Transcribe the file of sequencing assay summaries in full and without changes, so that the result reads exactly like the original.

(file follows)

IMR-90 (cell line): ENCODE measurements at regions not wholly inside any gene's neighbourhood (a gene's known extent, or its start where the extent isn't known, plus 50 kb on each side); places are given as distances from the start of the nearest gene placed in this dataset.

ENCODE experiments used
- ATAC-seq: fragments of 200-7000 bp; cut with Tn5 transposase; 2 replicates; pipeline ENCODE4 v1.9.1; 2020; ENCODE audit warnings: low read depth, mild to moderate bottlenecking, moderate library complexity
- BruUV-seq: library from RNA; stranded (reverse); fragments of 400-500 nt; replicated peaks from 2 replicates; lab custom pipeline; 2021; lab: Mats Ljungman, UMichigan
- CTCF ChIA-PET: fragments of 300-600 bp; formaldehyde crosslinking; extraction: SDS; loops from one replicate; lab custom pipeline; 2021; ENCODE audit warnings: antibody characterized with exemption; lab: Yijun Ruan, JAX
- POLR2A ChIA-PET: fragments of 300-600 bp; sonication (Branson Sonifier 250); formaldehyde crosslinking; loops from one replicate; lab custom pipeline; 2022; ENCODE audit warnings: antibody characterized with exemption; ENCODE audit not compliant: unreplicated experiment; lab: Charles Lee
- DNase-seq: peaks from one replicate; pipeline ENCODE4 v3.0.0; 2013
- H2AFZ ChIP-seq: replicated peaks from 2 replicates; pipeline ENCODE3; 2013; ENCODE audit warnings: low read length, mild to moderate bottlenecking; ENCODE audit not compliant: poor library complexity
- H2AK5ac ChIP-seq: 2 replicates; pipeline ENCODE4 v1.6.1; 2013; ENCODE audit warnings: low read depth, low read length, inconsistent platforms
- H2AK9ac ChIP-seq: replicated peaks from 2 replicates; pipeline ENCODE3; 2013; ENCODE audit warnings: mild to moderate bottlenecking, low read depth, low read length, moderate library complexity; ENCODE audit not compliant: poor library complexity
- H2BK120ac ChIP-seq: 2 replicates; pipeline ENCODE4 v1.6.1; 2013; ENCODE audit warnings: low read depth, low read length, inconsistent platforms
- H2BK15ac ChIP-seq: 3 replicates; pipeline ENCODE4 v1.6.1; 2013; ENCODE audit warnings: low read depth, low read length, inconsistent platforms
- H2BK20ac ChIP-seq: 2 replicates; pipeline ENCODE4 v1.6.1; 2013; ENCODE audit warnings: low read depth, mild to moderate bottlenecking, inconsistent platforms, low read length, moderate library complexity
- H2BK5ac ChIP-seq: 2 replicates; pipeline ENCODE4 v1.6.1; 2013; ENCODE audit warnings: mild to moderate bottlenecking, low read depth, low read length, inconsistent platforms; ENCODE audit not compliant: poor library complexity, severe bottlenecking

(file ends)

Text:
IMR-90 (cell line): ENCODE measurements at regions not wholly inside any gene's neighbourhood (a gene's known extent, or its start where the extent isn't known, plus 50 kb on each side); places are given as distances from the start of the nearest gene placed in this dataset.

ENCODE experiments used
- ATAC-seq: fragments of 200-7000 bp; cut with Tn5 transposase; 2 replicates; pipeline ENCODE4 v1.9.1; 2020; ENCODE audit warnings: low read depth, mild to moderate bottlenecking, moderate library complexity
- BruUV-seq: library from RNA; stranded (reverse); fragments of 400-500 nt; replicated peaks from 2 replicates; lab custom pipeline; 2021; lab: Mats Ljungman, UMichigan
- CTCF ChIA-PET: fragments of 300-600 bp; formaldehyde crosslinking; extraction: SDS; loops from one replicate; lab custom pipeline; 2021; ENCODE audit warnings: antibody characterized with exemption; lab: Yijun Ruan, JAX
- POLR2A ChIA-PET: fragments of 300-600 bp; sonication (Branson Sonifier 250); formaldehyde crosslinking; loops from one replicate; lab custom pipeline; 2022; ENCODE audit warnings: antibody characterized with exemption; ENCODE audit not compliant: unreplicated experiment; lab: Charles Lee
- DNase-seq: peaks from one replicate; pipeline ENCODE4 v3.0.0; 2013
- H2AFZ ChIP-seq: replicated peaks from 2 replicates; pipeline ENCODE3; 2013; ENCODE audit warnings: low read length, mild to moderate bottlenecking; ENCODE audit not compliant: poor library complexity
- H2AK5ac ChIP-seq: 2 replicates; pipeline ENCODE4 v1.6.1; 2013; ENCODE audit warnings: low read depth, low read length, inconsistent platforms
- H2AK9ac ChIP-seq: replicated peaks from 2 replicates; pipeline ENCODE3; 2013; ENCODE audit warnings: mild to moderate bottlenecking, low read depth, low read length, moderate library complexity; ENCODE audit not compliant: poor library complexity
- H2BK120ac ChIP-seq: 2 replicates; pipeline ENCODE4 v1.6.1; 2013; ENCODE audit warnings: low read depth, low read length, inconsistent platforms
- H2BK15ac ChIP-seq: 3 replicates; pipeline ENCODE4 v1.6.1; 2013; ENCODE audit warnings: low read depth, low read length, inconsistent platforms
- H2BK20ac ChIP-seq: 2 replicates; pipeline ENCODE4 v1.6.1; 2013; ENCODE audit warnings: low read depth, mild to moderate bottlenecking, inconsistent platforms, low read length, moderate library complexity
- H2BK5ac ChIP-seq: 2 replicates; pipeline ENCODE4 v1.6.1; 2013; ENCODE audit warnings: mild to moderate bottlenecking, low read depth, low read length, inconsistent platforms; ENCODE audit not compliant: poor library complexity, severe bottlenecking